After successfully developing property on Mykonos, Athens-based architect Marina Birdimiri chose the seaside town of Elounda on Crete’s north-east coast for her next project. It was 2008, and the town was a popular tourist destination. By the time the villas were completed, though, Greece was in the middle of a debt crisis and buyers were scarce. So, she started renting them out instead — and has not looked back, despite receiving regular offers from people wanting to buy them.
“I never imagined I could make so much money from renting,” she says. Birdimiri’s villas — one with six bedrooms, the other with eight — rent for upwards of €8,000 a week, through travel firm Abercrombie and Kent, a testament to the increasingly high-end nature of Elounda and the wealthy clientele that choose to holiday there.
“The weather is good from March to November, you can find quiet villages and are still close to a wild part of Greece. It’s both authentic and international,” she says.
How long Elounda, which has a year-round population of about 2,000, can hold on to its authenticity is another matter. While the area around the port remains low-key and unspoilt, there are several large-scale resort developments in the pipeline that locals say could impact the landscape and community.
Since 2007, Mirum Group, which claims to be one of the largest landowners in Greece, has been steadily investing in the region. Its first development, Mirum Villas, was 10 four- to six-bedroom residences on plots in excess of 4,000 sq m. A five-bedroom villa with views of the water is for sale with Engel & Völkers for €2.8m.
More recently, Mirum was granted permission to develop Elounda Hills, a huge €410m resort with 600 residences, hotels, leisure facilities and a 200-berth marina that will span 85ha between Elounda and the regional capital, Agios Nikolaos. A further Mirum resort, the 11ha Park Residences, is also in the pipeline. “Developers are aiming at an international market but have to be careful not to swallow up the location, not to cross that thin line into overdevelopment,” Birdimiri says.
It is not hard to see why Elounda attracts developers. According to research from the Hellenic Statistical Authority and E&V, property there sells for up to €7,000 per sq m, (around €2,000 to €3,500 more per sq m than comparable property elsewhere on Crete). Prices are high because of the lack of stock, says Natalie Leontaraki, president of E&V Greece. “I know of firms from Cyprus, Germany and America acquiring land for development.”
Elounda has a two-tier market, says George Michaelides, owner of local agency Buy and Sell. Property in the villages, where the locals tend to live, starts at under €100,000 for a house. In areas preferred by international buyers, such as the hills overlooking the rugged coastline of Mirabello Bay, villas are at least €300,000, but can reach €2m-plus. Michaelides estimates the price of prime property in Elounda has risen 10 per cent over the past year.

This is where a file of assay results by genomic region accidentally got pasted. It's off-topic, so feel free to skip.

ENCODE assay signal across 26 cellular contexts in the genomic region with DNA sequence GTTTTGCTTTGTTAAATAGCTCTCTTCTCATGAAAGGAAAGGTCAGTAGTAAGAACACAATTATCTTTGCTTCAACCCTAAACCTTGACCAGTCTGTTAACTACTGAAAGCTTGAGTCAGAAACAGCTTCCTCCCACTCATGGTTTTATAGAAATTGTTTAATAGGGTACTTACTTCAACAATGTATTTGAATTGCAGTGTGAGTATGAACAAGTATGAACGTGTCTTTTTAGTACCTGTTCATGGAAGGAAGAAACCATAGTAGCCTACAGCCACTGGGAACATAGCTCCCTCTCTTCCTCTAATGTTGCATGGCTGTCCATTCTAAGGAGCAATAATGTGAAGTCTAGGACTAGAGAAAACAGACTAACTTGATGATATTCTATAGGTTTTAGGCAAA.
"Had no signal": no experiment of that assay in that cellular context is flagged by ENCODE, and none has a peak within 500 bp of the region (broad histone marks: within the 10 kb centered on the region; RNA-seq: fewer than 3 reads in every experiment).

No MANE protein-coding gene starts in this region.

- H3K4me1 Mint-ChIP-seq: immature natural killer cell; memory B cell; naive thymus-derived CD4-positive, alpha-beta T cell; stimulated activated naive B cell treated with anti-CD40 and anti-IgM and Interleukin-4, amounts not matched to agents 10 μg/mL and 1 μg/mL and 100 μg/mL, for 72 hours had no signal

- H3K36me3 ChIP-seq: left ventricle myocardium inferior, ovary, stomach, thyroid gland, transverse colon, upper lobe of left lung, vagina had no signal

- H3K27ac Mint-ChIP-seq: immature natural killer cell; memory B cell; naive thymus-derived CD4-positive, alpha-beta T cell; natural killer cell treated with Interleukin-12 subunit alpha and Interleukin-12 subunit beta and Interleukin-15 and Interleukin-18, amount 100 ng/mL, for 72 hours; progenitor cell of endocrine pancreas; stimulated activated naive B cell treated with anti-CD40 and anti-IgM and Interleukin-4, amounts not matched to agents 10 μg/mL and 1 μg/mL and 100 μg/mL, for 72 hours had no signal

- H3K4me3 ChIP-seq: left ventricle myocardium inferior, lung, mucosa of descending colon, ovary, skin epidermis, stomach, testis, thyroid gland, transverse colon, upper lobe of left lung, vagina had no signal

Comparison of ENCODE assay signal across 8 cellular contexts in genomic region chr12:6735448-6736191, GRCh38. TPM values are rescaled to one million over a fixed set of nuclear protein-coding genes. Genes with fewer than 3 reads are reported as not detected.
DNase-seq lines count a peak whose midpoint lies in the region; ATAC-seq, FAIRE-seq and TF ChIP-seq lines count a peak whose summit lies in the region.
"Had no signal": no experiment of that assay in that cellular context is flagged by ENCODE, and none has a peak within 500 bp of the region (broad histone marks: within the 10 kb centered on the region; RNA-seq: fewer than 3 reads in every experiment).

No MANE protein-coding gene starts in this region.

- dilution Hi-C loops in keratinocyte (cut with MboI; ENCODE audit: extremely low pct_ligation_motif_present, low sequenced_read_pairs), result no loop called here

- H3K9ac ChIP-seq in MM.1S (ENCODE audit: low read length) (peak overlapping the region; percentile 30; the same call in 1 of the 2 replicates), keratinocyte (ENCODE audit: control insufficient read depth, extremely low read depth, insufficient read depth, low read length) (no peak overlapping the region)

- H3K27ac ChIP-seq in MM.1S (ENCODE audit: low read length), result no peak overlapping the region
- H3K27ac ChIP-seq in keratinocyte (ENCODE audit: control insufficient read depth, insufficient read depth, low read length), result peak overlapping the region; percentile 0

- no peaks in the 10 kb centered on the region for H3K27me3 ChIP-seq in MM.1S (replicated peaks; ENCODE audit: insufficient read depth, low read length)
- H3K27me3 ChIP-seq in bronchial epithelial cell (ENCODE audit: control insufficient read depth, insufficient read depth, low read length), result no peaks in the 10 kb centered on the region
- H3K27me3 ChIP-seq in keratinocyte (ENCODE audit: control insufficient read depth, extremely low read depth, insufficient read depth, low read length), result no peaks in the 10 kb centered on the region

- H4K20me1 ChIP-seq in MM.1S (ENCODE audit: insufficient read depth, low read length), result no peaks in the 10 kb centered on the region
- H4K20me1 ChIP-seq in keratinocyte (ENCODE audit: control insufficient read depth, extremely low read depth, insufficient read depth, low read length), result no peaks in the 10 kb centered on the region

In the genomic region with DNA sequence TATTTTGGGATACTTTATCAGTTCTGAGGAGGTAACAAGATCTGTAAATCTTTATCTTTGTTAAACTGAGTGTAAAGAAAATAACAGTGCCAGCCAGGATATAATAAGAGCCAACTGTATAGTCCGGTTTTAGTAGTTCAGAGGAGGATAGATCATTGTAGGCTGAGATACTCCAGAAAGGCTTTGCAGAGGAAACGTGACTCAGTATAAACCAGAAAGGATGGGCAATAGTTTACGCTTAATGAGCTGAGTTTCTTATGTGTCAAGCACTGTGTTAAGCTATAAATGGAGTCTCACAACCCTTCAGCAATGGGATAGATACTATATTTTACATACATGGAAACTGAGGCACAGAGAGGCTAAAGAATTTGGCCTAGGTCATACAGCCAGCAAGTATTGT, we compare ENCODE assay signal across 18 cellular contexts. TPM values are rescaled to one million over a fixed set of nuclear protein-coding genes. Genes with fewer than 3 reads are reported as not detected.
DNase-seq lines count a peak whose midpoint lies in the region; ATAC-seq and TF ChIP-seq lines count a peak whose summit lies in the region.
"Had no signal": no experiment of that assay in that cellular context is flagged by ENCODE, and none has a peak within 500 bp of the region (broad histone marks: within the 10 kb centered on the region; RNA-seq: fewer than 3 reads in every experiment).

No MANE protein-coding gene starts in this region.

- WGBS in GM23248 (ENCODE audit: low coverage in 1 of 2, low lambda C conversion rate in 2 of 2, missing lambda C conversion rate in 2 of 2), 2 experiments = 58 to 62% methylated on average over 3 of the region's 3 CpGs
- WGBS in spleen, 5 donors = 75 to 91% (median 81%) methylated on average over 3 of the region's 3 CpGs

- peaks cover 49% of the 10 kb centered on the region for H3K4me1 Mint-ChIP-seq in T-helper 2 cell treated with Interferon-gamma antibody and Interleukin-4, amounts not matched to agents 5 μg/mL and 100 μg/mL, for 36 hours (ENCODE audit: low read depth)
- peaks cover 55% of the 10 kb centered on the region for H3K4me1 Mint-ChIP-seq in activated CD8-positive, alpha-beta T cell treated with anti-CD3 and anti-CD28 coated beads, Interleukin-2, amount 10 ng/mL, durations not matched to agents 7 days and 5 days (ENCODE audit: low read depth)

Across the country, house prices are still a long way from where they were before the financial crisis. In the 10 years to early 2018, property prices in Greece had fallen by as much as 43 per cent, according to the Global Property Guide website, which uses data from Bank of Greece and the National Statistical Service of Greece.
But prices seem to be rising again. Remax calculates that national house prices have jumped 7.3 per cent in the past year. On Crete, prices rose 3.5 per cent between 2017 and 2018, according to E&V data. Other islands are experiencing steeper rises. On Corfu prices are up 7.4 per cent on the year before, according to research by Greek property site Spitogatos.
Agents say that interest from overseas buyers has been bolstered by Greece’s “golden visa” scheme, introduced in 2013, which allows non-EU citizens to receive a visa in return for investing €250,000 in property.
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In 2018, 9,756 residence permits for investors were issued, up from 3,695 in 2016, according to Enterprise Greece, a business promotion body. The largest group of buyers was from China, the research found, followed by Russians and Turks.
Michaelides’ overseas clients are predominantly northern European and British, he says. At the Diamond Residences, adjacent to the Porto Elounda Hotel, Buy and Sell is selling a two-bedroom beachfront home with a pool, for €1.5m. The agency is also listing a detached six-bedroom villa with sea views and infinity pool for €1.3m.
Leontaraki says the scale of planned development for Elounda is still rare elsewhere in Greece, but that Crete is trying to move away from its package-holiday image. “Elounda will be well known for having the best in high-end tourism,” she says. “More like Mallorca or Monaco.”
- In the past eight years the number of visitors to Crete arriving by plane has increased by roughly 80 per cent
- Gross rental yields in Elounda average 5.5 per cent annually
- In July, the Greek parliament approved cuts to property taxes by up to 30 per cent, depending on the value of the property
What you can buy for . . .
€600,000 A three-bedroom villa with a pool
€4.5m A contemporary waterside property near Ammoudara beach with five bedrooms
€12m A six-bedroom villa in Elounda, with 300m waterfront, a pool, tennis courts and private chapel
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